“The camera doesn’t matter – the eye does,” says the anonymous, blurred person who speaks only in my hazy memory. This is a quote heard by millions of photographers, possibly in a million, different, often misquoted ways. They all seem to drive a point, however: that the camera is only a tool that is as good as you are able to project your visual ideas and images with.

To test that ubiquitous theory, I recently purchased a 40-year-old lens, after a convincing demonstration from a friend and coworker. This one cost a fraction of what newer lenses charge, thanks to age and time working in my favor. I immediately bought the lens from a second-hand online store, along with a cheap adapter for my Canon 60D (which in itself, is an aging camera, according to every photographer ever).

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The Setup

I had to admire the lens for a while as it came out the box a few days after. Here was a creation that stood the wear and tear of 40 years, through time and space, that landed on my pale, white desk of mine. I will never know the story it went through, or how many hands have grasped and pulled its aging handles, or how beautiful the pictures that were taken by many eyes and clicks of the shutter. These things, it seems, I can only wonder.

So to stop wondering, I decided to test this gizmo of mine on a trip to Bandung, in West Java.

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A visit to a limestone processing factory in Bandung

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Before lifting heavy rocks

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Empty

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On standby, without workers

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A local-favorite. Kue ape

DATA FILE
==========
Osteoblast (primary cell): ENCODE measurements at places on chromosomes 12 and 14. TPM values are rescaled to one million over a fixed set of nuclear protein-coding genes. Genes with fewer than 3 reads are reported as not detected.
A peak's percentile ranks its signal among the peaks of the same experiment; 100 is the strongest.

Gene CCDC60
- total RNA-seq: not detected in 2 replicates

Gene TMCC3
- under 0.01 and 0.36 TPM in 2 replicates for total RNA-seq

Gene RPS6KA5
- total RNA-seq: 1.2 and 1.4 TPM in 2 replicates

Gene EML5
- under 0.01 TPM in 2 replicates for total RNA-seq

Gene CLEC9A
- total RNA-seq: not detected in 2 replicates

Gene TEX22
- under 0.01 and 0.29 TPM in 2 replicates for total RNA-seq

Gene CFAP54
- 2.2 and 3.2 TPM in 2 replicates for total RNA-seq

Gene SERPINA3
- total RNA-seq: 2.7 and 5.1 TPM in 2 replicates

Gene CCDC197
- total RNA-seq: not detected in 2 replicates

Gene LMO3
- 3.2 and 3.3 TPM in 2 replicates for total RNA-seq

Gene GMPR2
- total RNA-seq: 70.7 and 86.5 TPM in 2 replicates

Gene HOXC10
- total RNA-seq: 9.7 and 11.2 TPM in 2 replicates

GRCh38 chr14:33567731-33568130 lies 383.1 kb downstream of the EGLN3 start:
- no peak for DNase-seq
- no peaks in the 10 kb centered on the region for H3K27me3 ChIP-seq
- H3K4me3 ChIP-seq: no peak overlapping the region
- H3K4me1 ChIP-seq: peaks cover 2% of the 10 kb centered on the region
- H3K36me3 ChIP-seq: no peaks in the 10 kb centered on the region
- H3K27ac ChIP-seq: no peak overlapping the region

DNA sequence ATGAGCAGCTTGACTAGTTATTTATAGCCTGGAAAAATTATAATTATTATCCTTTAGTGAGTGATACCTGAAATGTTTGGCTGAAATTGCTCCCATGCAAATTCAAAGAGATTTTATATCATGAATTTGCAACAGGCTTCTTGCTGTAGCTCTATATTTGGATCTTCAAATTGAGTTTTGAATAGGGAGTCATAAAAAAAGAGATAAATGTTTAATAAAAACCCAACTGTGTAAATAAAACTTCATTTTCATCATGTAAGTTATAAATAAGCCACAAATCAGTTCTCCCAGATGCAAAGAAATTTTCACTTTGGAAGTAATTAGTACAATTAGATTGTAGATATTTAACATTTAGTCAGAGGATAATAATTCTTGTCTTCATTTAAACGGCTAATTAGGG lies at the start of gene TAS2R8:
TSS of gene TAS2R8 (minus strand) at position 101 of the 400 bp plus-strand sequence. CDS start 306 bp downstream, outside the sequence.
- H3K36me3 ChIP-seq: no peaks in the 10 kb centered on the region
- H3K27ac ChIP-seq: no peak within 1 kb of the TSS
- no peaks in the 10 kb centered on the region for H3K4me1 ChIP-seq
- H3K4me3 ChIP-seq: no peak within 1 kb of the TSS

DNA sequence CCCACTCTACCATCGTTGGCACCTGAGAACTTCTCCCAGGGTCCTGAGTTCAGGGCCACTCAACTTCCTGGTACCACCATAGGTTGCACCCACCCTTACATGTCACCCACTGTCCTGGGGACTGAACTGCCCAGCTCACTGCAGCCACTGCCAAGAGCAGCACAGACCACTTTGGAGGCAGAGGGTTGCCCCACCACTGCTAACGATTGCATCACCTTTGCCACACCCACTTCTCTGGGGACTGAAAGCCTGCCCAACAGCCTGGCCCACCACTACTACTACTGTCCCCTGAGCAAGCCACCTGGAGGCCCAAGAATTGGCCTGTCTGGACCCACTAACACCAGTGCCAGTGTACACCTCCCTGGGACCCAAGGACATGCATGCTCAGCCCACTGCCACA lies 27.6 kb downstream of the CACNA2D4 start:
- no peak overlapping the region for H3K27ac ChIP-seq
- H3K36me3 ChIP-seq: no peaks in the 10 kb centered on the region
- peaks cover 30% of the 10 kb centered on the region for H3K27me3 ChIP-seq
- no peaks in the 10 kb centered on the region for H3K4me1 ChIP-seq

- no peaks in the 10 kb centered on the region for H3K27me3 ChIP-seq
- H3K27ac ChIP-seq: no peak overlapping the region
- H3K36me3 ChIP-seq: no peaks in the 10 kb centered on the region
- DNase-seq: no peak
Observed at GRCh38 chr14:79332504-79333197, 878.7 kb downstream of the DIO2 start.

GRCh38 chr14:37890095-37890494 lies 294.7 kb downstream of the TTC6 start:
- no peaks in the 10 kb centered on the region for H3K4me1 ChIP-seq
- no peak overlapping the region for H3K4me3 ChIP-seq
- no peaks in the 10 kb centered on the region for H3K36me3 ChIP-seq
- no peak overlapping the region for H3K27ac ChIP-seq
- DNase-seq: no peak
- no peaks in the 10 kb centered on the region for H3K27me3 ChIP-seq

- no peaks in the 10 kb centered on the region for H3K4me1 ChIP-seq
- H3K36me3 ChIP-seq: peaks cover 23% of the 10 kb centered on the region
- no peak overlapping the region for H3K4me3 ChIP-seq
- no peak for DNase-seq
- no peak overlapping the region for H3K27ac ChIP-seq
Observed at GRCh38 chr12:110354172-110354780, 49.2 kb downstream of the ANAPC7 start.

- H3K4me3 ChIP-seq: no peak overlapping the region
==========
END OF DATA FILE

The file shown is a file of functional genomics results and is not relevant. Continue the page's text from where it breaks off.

I immediately noticed a few things: how sharp the images were, how different the colors appeared, and how hard the lens was to operate! Here was a photographer, so used to modern marvels such as auto-focus and exposure compensation, receiving a vintage welcome from his own camera. It was a bare-bones experience, having to manually set the aperture and the focus ring every time I had a subject in frame. But it was eye-opening, as it was unfamiliar

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Visiting the night street market

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Look at all those chickens (y’know, that one vine)

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Famous Martabak Andir

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Coincidentally, the man behind the stall has been making Martabak for 40 years

The lens worked wonders in night time, thanks to its wide 1.4 aperture. The images managed to stay crisp as well. It was hard to focus, though, without the automatic function I was so used to having.

And then there was this certain dreamy character to the bokeh, as the blurred edges of the images never seem to stay symmetrical and perfectly round. Yet the depth of the areas that were in focus almost seemed that they can pop out, like a cutout character from a story book. This lens, and its images, are a trippy piece of work.

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A self-portrait that ‘pops’ out (taken by a good friend of mine, Moses – @moosesronaldo)

I felt responsible to show what an old, jaded lens can do, since this is my first lens I bought with my own savings. And it to see how much it has gone through, it’s an honor, in a strange kind of way, to own something that has its own mysterious story.

So, I do think to dismiss a cheap and aging piece of technology would be a tragic story to tell. I think something like this offers a portal to see the peculiarities of imperfect items of yesteryear; a sort of back-to-your-roots experience. With all the new technology coming to our screens and doors in 2018, it would be nice to step back and recall on older things that we haven’t explored. Here’s me just starting out into that journey, and with good intentions, I ask that you come along too.

Jeloy. (@je.loy)